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Our rants about beer and beer culture.

Fine Old Beers For Sipping

02.07.2013 12:18 PM

For a spell, sour ales were all craft beer lovers could geek about. Now there is a new love spreading like wildfire:

AGED BEER!

As you may recall, we talked to Park Slope bar owner Bobby Gagnon who told us about his secret vintage beer cellar. “I have, at odd times, played fast and loose with some of the brews normally not intended for cellaring just to see what happens,” he admitted. “As an example, I had Adam Avery here and for him I rolled out an aged keg of his'Karma' Ale, one of my favorites. We drank it, but later, over dinner, he told me I was nuts! But honestly, it was excellent.”

Types Of Beer That Age Well

There are certain beers you don’t want to age. Hoppy IPAs, for instance, will not hold up well over time. Pale lagers also represent a style of beer that is best served fresh. Fruit beers are best served young as well.

Yet, stouts and porters, in particular, develop a unique quality as they get older. Malt-heavy beers in general are your best bet. Beers with 8-10% ABV (or even higher) tend to age the best. Lambics, sour ales, barley wines, and strong winter ales age great too. You can expect really interesting flavors to emerge with a yeast-conditioned bottle of something like Sierra Nevada / Russian River Breweries’ Brux, too. Feel free to experiment with anything that is barrel-aged, “Special Reserve,” bottle-conditioned, or brewed with brettanomyces.

Matthew VandenBerghe, owner of Bottleworks Beer Store and Brouwers Café in Seattle, says some of the most memorable beers he’s aged include: Batch 1 Adam Hair of the Dog and Trappistes Rochefort 10.

Bill Sysak, who has a collection of more than 1,000 bottles – some dating back 20 years, recommends: De Dolle Stille Nacht Reserva; Rodenbach Alexander; Hürlimann Samichlaus Bier; Cantillon Kriek Lambic; and the elusive Thomas Hardy barleywine.

You could also begin your experiment with beers from Hair of the Dog Brewing Company, based out of Portland, Oregon. Owner Alan Sprints told The New York Times that he began his company with the solitary goal of creating beers that improve with age.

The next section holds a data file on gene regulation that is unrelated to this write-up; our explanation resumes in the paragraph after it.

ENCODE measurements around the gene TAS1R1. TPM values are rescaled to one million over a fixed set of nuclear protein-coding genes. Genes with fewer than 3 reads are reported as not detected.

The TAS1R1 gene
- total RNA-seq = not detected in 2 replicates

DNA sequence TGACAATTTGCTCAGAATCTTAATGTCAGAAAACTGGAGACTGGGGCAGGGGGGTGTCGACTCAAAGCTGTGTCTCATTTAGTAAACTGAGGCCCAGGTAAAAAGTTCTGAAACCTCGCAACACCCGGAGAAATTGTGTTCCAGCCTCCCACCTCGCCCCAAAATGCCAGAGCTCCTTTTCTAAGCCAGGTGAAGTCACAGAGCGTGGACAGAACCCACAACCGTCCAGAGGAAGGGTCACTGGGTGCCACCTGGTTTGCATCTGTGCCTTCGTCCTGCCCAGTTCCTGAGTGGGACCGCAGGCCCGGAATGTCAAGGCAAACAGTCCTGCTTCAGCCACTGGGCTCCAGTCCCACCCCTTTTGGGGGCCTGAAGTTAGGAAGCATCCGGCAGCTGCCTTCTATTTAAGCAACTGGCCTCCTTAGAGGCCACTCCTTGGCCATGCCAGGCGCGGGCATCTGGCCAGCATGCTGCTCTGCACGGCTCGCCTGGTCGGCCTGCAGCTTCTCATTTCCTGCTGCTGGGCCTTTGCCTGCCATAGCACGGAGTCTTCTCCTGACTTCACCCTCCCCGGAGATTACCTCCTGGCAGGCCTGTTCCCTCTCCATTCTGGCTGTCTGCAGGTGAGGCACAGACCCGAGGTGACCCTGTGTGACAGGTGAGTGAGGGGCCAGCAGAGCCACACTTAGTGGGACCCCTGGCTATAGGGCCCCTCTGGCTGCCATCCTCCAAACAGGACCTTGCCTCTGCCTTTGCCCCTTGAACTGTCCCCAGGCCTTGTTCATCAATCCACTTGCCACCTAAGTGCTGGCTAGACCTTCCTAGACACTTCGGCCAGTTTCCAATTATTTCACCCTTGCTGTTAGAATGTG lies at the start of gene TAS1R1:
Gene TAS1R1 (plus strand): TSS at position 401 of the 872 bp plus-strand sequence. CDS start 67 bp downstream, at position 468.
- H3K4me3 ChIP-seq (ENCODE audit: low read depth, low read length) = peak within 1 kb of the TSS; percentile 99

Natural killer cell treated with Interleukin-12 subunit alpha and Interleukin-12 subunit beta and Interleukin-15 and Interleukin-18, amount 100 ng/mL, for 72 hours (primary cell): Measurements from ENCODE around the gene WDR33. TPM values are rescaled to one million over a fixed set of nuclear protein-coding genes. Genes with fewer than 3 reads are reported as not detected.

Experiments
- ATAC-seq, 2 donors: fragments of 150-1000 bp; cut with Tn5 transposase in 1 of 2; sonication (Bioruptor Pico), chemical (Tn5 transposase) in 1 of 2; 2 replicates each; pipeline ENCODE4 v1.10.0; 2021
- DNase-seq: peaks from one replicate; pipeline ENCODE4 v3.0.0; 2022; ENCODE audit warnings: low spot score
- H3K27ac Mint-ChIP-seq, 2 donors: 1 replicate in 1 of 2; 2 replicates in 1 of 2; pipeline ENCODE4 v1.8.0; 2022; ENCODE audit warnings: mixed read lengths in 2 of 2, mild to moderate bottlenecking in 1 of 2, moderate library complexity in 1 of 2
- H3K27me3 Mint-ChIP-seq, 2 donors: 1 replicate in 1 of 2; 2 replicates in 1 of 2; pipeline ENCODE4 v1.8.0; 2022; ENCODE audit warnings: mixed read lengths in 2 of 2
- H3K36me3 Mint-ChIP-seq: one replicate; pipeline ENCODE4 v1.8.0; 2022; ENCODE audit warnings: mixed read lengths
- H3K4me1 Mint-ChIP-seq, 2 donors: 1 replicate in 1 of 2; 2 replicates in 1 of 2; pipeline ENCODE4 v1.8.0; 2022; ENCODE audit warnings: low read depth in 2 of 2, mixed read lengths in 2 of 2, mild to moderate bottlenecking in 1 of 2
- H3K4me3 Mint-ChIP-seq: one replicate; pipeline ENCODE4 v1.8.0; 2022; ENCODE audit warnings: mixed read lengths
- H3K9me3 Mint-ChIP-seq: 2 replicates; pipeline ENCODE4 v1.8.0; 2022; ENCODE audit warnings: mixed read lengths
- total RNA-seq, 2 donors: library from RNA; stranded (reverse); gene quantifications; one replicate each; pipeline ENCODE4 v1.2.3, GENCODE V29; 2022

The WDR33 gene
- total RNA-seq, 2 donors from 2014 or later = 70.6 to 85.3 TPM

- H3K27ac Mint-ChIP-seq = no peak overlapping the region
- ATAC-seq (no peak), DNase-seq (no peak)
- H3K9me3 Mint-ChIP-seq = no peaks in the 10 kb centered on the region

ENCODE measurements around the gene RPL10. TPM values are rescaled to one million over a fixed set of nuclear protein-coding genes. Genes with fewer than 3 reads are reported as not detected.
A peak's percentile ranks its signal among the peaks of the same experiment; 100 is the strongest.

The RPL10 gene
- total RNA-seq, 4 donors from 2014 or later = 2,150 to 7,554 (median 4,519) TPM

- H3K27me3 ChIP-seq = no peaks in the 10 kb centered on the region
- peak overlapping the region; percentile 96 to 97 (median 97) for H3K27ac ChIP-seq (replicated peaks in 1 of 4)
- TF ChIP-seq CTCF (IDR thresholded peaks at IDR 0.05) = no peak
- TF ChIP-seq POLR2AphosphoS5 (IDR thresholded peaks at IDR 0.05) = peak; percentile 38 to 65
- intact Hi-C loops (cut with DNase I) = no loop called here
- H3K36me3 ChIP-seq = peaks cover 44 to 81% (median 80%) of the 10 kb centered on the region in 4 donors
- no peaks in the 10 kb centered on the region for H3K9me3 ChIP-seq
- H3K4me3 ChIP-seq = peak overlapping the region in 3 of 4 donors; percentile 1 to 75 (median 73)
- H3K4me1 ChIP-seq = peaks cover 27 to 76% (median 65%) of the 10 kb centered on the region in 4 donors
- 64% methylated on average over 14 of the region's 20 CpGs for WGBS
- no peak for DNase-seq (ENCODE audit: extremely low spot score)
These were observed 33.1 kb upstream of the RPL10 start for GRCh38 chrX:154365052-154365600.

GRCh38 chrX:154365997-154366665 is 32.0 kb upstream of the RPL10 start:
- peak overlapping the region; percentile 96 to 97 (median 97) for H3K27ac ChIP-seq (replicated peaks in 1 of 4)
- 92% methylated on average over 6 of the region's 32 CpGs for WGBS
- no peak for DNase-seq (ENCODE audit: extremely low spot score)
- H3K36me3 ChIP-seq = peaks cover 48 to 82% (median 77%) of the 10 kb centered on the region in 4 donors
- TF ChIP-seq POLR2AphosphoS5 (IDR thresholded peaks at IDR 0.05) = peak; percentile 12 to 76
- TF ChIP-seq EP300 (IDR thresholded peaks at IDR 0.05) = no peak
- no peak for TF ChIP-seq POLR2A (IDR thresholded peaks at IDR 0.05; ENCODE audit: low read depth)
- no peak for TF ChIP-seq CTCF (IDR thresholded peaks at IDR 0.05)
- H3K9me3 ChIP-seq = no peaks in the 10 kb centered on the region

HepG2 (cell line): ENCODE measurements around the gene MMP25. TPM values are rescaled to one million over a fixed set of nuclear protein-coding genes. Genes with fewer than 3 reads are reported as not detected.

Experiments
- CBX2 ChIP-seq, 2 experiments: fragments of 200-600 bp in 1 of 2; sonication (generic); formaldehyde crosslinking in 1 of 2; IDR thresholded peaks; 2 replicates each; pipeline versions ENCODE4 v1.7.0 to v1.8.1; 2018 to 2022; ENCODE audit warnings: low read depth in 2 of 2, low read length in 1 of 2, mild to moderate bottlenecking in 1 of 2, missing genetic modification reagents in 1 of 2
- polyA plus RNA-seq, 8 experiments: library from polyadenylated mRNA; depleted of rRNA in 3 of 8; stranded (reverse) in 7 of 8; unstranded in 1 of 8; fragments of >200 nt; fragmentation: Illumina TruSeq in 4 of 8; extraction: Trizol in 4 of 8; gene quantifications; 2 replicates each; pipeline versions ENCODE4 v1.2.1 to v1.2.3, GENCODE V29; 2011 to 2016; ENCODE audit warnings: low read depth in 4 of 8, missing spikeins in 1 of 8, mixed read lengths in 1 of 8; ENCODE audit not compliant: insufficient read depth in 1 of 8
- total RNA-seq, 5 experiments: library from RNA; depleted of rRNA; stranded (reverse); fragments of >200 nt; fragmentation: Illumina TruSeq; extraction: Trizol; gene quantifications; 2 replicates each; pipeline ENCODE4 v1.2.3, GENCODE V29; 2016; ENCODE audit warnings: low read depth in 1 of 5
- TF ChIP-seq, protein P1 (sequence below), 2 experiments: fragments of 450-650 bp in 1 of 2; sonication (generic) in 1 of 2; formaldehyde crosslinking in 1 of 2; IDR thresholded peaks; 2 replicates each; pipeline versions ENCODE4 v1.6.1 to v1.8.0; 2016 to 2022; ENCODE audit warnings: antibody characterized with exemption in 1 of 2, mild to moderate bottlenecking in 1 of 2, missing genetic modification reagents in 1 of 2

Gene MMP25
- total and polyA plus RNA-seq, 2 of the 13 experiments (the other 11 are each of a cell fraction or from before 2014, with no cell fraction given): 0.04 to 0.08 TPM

What Does Aged Beer Taste Like?

Mike Romans of Romans’ Pub told his local paper, the Milwaukee-Wisconsin Journal Sentinel, that he ages a dozen kegs a year and has a collection of bottles dating back to the nineties. “Some flavors drop, and some flavors emerge,” he explained. “It morphs.”

Generally speaking, hops and aroma are most likely to fade away during the aging process. However, there are exceptions to every rule. Dogfish Head says their 120 Minute IPAdevelops sweet sherry and marmalade notes with age. “If you're a really good brewer and you've worked hard to get the oxygen out, then your beer will age very gracefully and slowly,” Quality Control Manager Rebecca Newman explains. “If you haven't spent the time and the effort to get the oxygen out at the time of packaging, then you lose those beautiful flavors very rapidly."

Beers that have dark malt and a sharp edge will develop a smooth, velvety finish as they age, Newman adds.

Additional Tips For Aging Beer:

  • Keep your beer at 50-55 degrees.
  • Store your bottles upright.
  • Age several beers and sample them at different time intervals, starting at 6 months, to taste the progression.
  • Try a bourbon-barrel-aged beer. They’re very intriguing!

As aged beer aficionado Dave Sanborn explains, “It’s similar to that fine bottle of wine: ‘Oh, I’m going to save this for that special occasion…’ and eventually the special occasion is just opening that bottle.”

Yet, there will be a bittersweet feeling when you find that one perfect flavor. “I had 15 cases of a beer I bought 15 years ago, and now I’m down to the last few amazing bottles,” said collector Bill Sysak. “It’s like seeing your child go off to college for the first time. You’re never going to get that moment again.”

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